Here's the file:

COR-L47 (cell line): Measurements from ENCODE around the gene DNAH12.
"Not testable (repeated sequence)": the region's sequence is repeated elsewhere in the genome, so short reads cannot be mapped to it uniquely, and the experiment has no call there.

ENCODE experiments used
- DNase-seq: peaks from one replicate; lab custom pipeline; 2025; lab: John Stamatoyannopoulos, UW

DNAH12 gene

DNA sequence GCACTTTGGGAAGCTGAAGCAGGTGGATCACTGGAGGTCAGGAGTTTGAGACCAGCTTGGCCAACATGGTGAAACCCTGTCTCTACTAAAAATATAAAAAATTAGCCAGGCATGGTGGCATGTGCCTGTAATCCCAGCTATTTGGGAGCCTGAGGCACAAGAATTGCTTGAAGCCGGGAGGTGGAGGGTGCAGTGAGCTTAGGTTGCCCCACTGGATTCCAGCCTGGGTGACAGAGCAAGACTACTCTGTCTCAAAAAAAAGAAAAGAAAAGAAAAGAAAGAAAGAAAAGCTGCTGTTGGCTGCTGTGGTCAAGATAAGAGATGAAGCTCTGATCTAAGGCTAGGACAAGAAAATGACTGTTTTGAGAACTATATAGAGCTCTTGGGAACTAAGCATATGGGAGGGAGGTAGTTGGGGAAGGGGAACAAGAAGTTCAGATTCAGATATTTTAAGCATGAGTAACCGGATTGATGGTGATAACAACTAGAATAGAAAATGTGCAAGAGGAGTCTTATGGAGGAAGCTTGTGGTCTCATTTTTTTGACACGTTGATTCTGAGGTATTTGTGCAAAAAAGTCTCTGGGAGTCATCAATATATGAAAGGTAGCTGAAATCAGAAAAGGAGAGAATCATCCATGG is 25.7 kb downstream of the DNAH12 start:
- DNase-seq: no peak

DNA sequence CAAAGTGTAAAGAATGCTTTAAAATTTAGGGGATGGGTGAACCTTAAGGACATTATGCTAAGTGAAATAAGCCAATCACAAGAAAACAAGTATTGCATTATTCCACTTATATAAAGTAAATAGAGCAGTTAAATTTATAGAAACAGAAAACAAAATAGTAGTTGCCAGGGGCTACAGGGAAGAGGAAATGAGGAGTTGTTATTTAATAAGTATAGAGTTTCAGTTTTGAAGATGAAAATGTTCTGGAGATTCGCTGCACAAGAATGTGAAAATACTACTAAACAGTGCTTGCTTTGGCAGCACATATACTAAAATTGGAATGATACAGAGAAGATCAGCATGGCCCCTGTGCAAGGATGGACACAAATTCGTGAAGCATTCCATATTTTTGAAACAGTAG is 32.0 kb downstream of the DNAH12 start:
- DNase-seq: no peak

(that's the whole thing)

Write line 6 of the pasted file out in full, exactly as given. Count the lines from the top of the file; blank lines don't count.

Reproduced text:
DNA sequence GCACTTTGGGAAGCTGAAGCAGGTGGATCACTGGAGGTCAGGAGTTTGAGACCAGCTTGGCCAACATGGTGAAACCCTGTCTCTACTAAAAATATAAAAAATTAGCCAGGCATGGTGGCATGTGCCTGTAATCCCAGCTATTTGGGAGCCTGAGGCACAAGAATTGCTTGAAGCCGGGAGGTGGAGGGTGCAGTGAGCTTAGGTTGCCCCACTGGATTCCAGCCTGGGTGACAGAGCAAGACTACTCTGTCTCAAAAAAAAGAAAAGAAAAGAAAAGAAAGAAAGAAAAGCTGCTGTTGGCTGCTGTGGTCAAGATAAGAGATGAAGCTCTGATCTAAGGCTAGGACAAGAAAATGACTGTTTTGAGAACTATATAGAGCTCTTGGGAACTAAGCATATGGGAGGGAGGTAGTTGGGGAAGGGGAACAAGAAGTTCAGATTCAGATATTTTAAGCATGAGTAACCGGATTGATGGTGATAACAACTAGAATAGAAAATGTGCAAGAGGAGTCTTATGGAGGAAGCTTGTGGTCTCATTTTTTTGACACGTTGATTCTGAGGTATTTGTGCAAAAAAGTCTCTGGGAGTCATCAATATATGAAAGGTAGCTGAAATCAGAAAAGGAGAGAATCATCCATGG is 25.7 kb downstream of the DNAH12 start: